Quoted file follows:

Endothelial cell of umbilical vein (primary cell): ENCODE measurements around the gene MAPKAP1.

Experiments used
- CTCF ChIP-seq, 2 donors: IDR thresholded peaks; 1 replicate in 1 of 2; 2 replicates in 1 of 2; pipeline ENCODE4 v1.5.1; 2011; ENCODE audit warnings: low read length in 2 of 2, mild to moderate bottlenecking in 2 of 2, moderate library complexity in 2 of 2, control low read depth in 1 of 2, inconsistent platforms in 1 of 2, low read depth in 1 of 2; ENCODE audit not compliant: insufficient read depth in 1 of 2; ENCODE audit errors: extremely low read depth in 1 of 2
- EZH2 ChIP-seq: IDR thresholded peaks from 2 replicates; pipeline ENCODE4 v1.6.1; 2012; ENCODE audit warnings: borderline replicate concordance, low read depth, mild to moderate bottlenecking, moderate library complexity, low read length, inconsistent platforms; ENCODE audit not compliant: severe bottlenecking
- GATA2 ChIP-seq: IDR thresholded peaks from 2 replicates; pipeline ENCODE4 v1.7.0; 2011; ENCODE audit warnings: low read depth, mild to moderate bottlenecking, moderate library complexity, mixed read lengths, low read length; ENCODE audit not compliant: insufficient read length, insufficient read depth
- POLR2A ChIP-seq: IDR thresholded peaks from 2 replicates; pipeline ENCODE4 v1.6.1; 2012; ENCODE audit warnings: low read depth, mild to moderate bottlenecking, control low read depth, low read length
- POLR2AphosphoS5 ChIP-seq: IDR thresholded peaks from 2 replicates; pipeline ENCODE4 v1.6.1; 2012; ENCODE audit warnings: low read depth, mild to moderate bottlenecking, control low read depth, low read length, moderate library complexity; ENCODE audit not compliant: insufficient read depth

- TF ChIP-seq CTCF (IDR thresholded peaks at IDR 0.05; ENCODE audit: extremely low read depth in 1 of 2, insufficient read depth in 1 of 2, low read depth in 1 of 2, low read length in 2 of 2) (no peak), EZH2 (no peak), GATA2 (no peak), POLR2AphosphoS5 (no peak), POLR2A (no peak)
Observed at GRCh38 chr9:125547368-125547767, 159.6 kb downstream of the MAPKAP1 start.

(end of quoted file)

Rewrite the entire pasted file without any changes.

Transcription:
Endothelial cell of umbilical vein (primary cell): ENCODE measurements around the gene MAPKAP1.

Experiments used
- CTCF ChIP-seq, 2 donors: IDR thresholded peaks; 1 replicate in 1 of 2; 2 replicates in 1 of 2; pipeline ENCODE4 v1.5.1; 2011; ENCODE audit warnings: low read length in 2 of 2, mild to moderate bottlenecking in 2 of 2, moderate library complexity in 2 of 2, control low read depth in 1 of 2, inconsistent platforms in 1 of 2, low read depth in 1 of 2; ENCODE audit not compliant: insufficient read depth in 1 of 2; ENCODE audit errors: extremely low read depth in 1 of 2
- EZH2 ChIP-seq: IDR thresholded peaks from 2 replicates; pipeline ENCODE4 v1.6.1; 2012; ENCODE audit warnings: borderline replicate concordance, low read depth, mild to moderate bottlenecking, moderate library complexity, low read length, inconsistent platforms; ENCODE audit not compliant: severe bottlenecking
- GATA2 ChIP-seq: IDR thresholded peaks from 2 replicates; pipeline ENCODE4 v1.7.0; 2011; ENCODE audit warnings: low read depth, mild to moderate bottlenecking, moderate library complexity, mixed read lengths, low read length; ENCODE audit not compliant: insufficient read length, insufficient read depth
- POLR2A ChIP-seq: IDR thresholded peaks from 2 replicates; pipeline ENCODE4 v1.6.1; 2012; ENCODE audit warnings: low read depth, mild to moderate bottlenecking, control low read depth, low read length
- POLR2AphosphoS5 ChIP-seq: IDR thresholded peaks from 2 replicates; pipeline ENCODE4 v1.6.1; 2012; ENCODE audit warnings: low read depth, mild to moderate bottlenecking, control low read depth, low read length, moderate library complexity; ENCODE audit not compliant: insufficient read depth

- TF ChIP-seq CTCF (IDR thresholded peaks at IDR 0.05; ENCODE audit: extremely low read depth in 1 of 2, insufficient read depth in 1 of 2, low read depth in 1 of 2, low read length in 2 of 2) (no peak), EZH2 (no peak), GATA2 (no peak), POLR2AphosphoS5 (no peak), POLR2A (no peak)
Observed at GRCh38 chr9:125547368-125547767, 159.6 kb downstream of the MAPKAP1 start.